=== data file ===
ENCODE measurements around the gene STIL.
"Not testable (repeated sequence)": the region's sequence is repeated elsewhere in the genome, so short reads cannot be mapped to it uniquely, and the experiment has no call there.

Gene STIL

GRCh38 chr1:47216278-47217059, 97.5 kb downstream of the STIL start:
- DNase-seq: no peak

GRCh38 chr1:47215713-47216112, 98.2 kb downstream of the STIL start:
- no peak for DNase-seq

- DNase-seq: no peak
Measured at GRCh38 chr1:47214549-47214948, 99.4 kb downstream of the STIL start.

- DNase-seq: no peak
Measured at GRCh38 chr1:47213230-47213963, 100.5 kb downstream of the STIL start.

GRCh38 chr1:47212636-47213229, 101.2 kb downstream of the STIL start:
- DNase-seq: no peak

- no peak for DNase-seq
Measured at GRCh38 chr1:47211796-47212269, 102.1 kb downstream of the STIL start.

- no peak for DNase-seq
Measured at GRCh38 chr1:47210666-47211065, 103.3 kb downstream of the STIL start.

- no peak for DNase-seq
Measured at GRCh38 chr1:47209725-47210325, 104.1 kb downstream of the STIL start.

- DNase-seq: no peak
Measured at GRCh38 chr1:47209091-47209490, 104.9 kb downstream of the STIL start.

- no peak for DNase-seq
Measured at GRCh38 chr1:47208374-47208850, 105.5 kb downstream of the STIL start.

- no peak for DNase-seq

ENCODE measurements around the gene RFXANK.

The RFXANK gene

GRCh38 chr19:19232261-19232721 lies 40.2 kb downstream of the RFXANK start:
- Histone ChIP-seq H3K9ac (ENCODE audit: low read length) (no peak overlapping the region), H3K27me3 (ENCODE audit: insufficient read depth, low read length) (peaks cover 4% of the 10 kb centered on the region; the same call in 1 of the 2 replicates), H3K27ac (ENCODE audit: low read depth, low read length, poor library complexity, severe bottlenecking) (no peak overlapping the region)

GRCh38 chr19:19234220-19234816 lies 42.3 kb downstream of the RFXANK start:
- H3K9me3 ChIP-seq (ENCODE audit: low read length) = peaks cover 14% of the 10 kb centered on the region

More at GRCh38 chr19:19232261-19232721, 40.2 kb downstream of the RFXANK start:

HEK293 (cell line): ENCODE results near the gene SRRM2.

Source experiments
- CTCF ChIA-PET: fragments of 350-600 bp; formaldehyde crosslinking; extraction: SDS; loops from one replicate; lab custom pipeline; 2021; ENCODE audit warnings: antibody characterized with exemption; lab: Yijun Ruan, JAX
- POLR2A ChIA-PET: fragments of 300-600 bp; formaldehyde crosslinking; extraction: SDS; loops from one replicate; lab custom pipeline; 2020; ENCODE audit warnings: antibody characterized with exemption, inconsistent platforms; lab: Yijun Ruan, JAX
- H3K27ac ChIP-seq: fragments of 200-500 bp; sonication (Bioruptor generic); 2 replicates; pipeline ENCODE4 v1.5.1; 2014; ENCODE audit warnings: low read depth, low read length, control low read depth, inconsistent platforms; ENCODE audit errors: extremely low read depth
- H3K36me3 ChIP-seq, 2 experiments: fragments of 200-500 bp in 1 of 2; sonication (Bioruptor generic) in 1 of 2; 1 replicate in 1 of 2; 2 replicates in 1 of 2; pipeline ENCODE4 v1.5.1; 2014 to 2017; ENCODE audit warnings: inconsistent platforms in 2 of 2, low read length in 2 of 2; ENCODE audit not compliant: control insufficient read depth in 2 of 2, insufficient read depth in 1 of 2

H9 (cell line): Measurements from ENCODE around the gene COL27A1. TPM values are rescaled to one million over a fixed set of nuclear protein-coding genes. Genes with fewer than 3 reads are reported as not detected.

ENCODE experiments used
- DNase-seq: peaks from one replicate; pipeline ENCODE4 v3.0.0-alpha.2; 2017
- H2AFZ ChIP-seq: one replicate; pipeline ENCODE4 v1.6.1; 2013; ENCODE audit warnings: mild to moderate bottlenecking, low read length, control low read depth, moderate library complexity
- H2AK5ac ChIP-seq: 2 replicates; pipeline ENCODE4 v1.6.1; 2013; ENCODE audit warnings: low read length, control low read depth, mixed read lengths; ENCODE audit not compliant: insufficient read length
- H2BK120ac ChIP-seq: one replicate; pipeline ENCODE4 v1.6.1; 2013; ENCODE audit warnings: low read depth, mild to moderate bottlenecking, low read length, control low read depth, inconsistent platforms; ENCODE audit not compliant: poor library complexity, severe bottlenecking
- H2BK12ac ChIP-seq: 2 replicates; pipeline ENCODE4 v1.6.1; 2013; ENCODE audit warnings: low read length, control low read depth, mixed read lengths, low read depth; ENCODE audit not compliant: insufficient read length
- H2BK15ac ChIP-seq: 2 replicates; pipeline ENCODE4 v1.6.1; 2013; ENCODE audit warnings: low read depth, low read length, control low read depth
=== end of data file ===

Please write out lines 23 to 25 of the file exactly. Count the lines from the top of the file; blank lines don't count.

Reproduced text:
Measured at GRCh38 chr1:47208374-47208850, 105.5 kb downstream of the STIL start.

- no peak for DNase-seq

ENCODE measurements around the gene RFXANK.